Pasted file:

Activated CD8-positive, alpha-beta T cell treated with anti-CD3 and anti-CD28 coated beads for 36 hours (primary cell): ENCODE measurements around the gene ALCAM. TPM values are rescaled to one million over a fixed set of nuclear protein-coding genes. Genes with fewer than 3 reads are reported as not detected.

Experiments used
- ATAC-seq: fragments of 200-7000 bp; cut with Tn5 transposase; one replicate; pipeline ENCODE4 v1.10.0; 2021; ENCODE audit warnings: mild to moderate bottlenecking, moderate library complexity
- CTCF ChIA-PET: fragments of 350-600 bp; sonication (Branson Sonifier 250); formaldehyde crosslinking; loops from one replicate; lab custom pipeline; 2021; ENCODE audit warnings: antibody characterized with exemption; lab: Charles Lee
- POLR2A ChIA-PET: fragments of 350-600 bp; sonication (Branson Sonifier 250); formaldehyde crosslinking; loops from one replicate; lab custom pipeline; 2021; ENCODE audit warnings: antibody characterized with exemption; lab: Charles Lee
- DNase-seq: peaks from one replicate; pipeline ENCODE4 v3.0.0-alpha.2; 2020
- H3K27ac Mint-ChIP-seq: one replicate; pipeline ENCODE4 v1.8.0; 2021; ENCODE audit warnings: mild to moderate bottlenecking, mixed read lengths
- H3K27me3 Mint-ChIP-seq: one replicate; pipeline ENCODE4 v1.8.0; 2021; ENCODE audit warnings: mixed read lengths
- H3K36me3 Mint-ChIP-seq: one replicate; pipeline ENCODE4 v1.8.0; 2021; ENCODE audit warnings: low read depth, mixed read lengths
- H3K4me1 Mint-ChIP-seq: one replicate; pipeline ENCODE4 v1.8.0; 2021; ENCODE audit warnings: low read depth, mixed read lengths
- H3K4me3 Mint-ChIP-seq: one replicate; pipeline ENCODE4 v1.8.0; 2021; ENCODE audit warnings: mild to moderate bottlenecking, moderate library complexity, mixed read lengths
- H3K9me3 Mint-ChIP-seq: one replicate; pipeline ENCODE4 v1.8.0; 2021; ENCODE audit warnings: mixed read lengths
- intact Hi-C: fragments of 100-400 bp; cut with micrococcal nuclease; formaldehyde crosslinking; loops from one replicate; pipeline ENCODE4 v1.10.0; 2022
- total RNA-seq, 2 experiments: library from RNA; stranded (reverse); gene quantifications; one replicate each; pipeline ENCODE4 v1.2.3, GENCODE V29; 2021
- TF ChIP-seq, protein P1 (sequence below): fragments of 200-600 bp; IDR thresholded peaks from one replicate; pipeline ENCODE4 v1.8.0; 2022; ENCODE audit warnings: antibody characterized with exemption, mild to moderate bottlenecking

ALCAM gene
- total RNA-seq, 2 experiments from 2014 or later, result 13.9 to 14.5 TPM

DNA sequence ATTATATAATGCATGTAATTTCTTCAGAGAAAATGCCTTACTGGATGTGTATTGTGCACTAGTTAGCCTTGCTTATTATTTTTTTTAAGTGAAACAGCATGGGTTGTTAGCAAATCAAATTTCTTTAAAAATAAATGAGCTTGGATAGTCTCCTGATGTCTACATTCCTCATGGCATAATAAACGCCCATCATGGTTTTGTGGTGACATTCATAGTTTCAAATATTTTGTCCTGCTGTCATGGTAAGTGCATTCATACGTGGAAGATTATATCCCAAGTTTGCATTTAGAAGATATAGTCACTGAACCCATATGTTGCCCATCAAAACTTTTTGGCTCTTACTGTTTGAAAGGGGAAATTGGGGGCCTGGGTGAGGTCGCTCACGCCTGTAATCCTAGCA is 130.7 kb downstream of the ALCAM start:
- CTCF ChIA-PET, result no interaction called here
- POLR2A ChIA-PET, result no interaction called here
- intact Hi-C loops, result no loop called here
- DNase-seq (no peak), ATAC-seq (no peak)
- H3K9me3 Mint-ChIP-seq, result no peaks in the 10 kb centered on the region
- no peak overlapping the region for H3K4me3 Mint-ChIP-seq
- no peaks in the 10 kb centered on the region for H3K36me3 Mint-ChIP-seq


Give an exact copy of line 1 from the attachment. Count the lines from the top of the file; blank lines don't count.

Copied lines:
Activated CD8-positive, alpha-beta T cell treated with anti-CD3 and anti-CD28 coated beads for 36 hours (primary cell): ENCODE measurements around the gene ALCAM. TPM values are rescaled to one million over a fixed set of nuclear protein-coding genes. Genes with fewer than 3 reads are reported as not detected.